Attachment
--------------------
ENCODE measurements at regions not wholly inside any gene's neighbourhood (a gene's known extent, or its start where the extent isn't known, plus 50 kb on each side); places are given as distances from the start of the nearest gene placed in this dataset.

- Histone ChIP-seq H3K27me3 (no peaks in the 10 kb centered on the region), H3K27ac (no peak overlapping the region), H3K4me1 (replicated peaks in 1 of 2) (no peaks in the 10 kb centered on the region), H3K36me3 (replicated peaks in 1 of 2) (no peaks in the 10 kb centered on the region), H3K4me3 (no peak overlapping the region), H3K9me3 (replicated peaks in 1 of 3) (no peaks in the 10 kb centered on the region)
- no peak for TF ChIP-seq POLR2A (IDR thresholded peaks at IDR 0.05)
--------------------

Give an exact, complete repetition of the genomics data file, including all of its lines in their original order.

ENCODE measurements at regions not wholly inside any gene's neighbourhood (a gene's known extent, or its start where the extent isn't known, plus 50 kb on each side); places are given as distances from the start of the nearest gene placed in this dataset.

- Histone ChIP-seq H3K27me3 (no peaks in the 10 kb centered on the region), H3K27ac (no peak overlapping the region), H3K4me1 (replicated peaks in 1 of 2) (no peaks in the 10 kb centered on the region), H3K36me3 (replicated peaks in 1 of 2) (no peaks in the 10 kb centered on the region), H3K4me3 (no peak overlapping the region), H3K9me3 (replicated peaks in 1 of 3) (no peaks in the 10 kb centered on the region)
- no peak for TF ChIP-seq POLR2A (IDR thresholded peaks at IDR 0.05)